The 2015 Formula One season came to a close at the weekend with the Abu Dhabi Grand Prix, but such has been the dominance of Lewis Hamilton that he had secured the drivers’ championship fully three races before the final chequered flag was shown.
Hamilton’s year scores as one of the greatest ever, but it also illustrates perfectly the complex interplay between driver and car in determining success in the sport. The Briton’s driving was outstanding, but the 2015 Mercedes he drove to glory was also one of the most dominant cars of all time. So does he owe his title more to his own skill as driver, or to his car and the team behind it?
Based on an FT analysis of every race since the inaugural World Championship of Drivers in 1950, Hamilton’s driving performance in 2015 is the sixth best ever, whilst the 2015 Mercedes ranks as the eighth best car over the same period.
In short, both driver and car have been excellent, but despite the considerable performance advantage of the Mercedes over other teams’ cars, Hamilton’s lead over other drivers in terms of skill behind the wheel appears to be larger still.
The chart below shows how Hamilton's 2015 compares to his other seasons in Formula One in terms of his performance as a driver as well as that of the various cars he has driven. This year was both his best performance to date and saw him at the wheel of the most dominant car he has driven relative to all other cars on the grid.
To assess driver performance we scored every race result according to the 10, 6, 4, 3, 2, 1 system that was in place from 1991 to 2002 (the driver winning a race scores 10 points, second place 6, through to a single point for sixth place).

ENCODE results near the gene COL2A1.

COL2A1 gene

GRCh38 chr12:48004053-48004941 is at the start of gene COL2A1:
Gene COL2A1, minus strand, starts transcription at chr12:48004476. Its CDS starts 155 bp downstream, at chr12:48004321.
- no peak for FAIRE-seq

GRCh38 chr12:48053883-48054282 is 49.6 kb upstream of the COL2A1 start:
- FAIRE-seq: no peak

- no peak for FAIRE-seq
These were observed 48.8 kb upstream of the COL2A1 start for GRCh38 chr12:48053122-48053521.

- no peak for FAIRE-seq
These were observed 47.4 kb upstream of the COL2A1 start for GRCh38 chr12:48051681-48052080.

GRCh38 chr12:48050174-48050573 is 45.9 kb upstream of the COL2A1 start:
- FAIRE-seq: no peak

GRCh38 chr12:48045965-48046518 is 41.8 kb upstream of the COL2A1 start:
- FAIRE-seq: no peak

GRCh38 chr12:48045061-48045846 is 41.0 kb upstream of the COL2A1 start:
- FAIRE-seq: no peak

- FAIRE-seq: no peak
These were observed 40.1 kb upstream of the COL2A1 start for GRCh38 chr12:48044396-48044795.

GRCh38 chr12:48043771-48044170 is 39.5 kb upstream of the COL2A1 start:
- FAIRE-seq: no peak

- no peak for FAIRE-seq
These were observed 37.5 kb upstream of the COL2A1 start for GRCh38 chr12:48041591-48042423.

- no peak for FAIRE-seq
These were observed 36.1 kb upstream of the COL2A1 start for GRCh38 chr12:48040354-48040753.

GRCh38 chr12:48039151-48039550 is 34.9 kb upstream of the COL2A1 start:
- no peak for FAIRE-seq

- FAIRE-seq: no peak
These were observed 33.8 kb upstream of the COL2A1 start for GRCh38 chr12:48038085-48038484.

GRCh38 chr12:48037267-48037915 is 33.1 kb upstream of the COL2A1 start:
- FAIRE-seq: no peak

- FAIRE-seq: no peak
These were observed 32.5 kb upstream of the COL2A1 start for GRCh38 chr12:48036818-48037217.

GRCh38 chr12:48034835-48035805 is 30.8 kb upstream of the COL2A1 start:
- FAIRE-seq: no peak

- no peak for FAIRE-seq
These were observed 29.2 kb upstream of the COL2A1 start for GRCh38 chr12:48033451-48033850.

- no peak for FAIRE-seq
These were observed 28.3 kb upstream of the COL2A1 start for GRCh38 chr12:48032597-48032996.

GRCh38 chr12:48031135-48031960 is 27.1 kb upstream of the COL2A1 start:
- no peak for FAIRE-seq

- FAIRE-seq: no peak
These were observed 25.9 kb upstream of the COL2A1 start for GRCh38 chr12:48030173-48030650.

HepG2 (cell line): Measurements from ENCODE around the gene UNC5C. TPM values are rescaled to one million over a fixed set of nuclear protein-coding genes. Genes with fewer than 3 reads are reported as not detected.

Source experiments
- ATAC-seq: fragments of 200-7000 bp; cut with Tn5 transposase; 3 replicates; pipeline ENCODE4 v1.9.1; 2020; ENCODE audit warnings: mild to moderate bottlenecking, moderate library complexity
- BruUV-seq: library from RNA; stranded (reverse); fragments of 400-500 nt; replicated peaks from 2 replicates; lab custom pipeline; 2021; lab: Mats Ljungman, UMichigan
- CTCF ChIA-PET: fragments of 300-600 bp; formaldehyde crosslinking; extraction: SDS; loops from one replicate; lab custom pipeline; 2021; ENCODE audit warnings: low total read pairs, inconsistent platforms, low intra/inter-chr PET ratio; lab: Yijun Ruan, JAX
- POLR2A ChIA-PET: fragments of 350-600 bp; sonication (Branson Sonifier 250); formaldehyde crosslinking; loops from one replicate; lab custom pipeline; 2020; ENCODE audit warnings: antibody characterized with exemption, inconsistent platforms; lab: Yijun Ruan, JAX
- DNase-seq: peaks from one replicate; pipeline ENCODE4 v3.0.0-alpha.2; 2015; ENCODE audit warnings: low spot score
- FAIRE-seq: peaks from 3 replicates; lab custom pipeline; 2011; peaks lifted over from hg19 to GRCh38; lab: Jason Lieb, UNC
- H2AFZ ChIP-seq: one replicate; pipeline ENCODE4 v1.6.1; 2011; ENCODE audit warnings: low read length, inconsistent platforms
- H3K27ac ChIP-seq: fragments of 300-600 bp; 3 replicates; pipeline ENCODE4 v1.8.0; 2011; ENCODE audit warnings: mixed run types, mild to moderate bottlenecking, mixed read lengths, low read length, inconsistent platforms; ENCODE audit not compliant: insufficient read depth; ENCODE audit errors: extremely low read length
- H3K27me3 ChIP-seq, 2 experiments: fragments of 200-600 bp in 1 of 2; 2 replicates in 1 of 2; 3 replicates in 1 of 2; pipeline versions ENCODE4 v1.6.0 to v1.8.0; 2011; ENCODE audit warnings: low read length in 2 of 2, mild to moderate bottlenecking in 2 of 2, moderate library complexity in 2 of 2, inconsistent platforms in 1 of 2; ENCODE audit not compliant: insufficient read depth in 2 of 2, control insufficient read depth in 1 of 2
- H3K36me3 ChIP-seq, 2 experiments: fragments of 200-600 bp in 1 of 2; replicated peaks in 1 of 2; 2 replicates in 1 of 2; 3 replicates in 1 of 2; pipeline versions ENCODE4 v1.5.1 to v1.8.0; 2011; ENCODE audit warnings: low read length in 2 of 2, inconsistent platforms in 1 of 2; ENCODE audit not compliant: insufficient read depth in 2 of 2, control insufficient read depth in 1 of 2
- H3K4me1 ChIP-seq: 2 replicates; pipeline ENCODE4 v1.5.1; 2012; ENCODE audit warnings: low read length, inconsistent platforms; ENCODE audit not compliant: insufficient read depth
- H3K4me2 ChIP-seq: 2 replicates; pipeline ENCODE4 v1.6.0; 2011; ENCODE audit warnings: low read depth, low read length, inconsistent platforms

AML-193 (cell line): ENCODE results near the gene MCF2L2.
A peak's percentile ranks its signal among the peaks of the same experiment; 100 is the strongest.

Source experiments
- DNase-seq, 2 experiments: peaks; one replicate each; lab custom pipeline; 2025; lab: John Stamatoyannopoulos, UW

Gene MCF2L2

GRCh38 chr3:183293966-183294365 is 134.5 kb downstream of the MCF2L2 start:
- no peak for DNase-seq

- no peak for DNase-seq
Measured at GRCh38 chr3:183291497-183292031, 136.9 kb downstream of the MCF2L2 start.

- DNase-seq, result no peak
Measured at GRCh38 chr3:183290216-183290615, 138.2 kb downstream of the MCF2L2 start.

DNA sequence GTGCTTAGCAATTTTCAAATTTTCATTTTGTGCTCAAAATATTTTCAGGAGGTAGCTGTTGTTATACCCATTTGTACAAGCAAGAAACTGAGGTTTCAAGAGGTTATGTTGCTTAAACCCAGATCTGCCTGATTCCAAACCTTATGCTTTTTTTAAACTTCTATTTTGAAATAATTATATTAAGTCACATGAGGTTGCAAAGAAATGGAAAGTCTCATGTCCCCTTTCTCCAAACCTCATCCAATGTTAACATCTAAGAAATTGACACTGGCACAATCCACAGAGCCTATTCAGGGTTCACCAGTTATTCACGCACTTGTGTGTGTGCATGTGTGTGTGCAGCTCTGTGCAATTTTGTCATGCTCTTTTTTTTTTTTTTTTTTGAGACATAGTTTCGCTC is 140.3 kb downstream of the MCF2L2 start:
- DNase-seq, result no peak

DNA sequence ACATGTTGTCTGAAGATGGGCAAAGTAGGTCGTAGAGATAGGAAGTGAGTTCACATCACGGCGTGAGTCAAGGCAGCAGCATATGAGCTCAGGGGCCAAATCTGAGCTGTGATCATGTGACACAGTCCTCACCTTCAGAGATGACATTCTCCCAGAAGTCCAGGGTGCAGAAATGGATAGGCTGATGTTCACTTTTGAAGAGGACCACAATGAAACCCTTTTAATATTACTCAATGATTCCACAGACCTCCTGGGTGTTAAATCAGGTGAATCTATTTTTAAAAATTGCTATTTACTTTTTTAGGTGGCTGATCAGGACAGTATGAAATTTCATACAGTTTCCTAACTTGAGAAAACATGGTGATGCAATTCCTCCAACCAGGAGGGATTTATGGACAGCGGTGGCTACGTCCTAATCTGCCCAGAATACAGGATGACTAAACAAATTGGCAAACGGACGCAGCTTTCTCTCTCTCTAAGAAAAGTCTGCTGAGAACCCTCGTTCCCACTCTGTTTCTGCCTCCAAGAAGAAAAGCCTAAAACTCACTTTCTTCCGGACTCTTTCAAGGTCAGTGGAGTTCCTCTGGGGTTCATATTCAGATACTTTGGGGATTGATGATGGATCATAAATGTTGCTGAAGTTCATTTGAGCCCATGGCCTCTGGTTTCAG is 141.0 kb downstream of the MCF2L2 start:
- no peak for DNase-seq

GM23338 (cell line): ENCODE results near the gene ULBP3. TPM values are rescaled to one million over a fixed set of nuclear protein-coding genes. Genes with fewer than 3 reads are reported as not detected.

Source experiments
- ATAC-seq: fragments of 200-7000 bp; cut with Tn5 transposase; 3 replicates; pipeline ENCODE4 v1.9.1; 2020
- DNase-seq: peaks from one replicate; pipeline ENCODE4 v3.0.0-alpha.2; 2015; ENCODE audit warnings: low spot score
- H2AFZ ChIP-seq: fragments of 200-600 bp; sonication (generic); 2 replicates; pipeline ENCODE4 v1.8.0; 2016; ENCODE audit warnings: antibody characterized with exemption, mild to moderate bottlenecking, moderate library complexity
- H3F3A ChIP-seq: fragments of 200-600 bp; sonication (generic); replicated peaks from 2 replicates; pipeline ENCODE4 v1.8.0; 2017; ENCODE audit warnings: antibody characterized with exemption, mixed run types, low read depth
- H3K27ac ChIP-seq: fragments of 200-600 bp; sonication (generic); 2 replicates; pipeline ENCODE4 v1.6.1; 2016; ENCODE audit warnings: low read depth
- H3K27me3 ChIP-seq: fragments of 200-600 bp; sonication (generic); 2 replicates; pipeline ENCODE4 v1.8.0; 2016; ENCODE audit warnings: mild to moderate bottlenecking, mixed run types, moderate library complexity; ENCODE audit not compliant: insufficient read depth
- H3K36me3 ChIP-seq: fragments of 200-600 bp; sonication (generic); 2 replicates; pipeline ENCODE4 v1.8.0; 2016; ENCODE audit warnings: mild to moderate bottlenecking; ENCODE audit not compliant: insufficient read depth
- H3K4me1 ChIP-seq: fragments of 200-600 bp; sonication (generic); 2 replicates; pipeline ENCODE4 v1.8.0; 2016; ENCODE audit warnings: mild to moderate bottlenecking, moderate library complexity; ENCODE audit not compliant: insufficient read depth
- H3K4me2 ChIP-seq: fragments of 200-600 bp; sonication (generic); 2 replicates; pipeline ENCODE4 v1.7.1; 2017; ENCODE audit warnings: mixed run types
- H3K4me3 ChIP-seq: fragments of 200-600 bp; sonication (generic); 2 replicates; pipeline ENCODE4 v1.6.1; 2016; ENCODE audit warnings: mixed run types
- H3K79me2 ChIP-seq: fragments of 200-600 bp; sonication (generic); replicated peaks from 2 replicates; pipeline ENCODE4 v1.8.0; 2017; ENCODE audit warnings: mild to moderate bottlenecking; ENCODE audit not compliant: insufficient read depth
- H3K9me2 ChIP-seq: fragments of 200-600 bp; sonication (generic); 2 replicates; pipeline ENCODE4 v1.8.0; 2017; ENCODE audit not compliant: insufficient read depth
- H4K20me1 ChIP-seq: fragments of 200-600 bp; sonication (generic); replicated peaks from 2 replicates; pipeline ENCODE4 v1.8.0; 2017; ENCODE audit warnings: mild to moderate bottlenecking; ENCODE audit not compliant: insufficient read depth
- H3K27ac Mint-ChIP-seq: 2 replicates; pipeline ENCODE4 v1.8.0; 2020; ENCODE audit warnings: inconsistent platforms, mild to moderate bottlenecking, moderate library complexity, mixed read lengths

For cars we applied the same system but exclusively to qualifying, on the basis that this can be considered a purer measure of vehicle performance than the results of a full race, where driver ability, pit stops and other factors have more influence.
We then calculated the percentage of all available points throughout the season that a driver or team won, and scaled them from 0 to 100, where 0 means no points scored, and 100 means a team or driver won the largest ever share of points since the sport began (Michael Schumacher’s 2002 drive and the 1952 Ferrari each score 100).
This system shows us that even among a subset of the 281 seasons raced in total by the 20 most successful drivers ever, the 2015 performances of Hamilton and his car each rank among the top 10 per cent of driver and car seasons ever.
Looking at these performances in the context of recent history, they take on a slightly different complexion: Hamilton’s excellent 2015 was bettered by Vettel’s 2013, whilst Mercedes’ mastery of the sport’s new engine regulations makes it the most dominant car since the 1993 Williams. In other words, Vettel’s driving ability played a more important role in his 2013 title win than Hamilton's did in his win this year.
To see how Hamilton and Mercedes’ 2015 compares to other great seasons past and present, we have visualised ever season raced by each of the 20 most successful drivers of all time. The charts below show driver and team dominance by season for these drivers plus a handful of others from the current generation.
Select a circle to see the driver’s precise dominance scores in that season, where their performance stands in the all-time rankings, and which car(s) the driver was in that year.
Use the check-boxes to select two drivers for a head-to-head comparison.
Source: FT research
The 20 most successful drivers were selected based on the proportion of races they started that they went on to win. Räikkönen, Rosberg, Button, Massa, Webber and Ricciardo were then added to this group to allow for more head-to-head comparisons between current drivers.
For each of the resulting group of 26, we took every race a driver started, and recorded two pieces of information:
We then summed each of these numbers by year, and divided the result by the total number of points available across that season as a whole, to give the share of all points won by a driver or team, i.e a measure of their dominance of the field.
These raw dominance scores were then scaled from 0 to 100, with 0 indicating a team or driver scoring no points using the scoring method described above, and 100 indicating the highest share of points won across all 281 seasons in the complete dataset.
In the charts above, the “10% most dominant seasons” labels and the references to all time ranks refer to a given score relative to all 281 seasons in the dataset.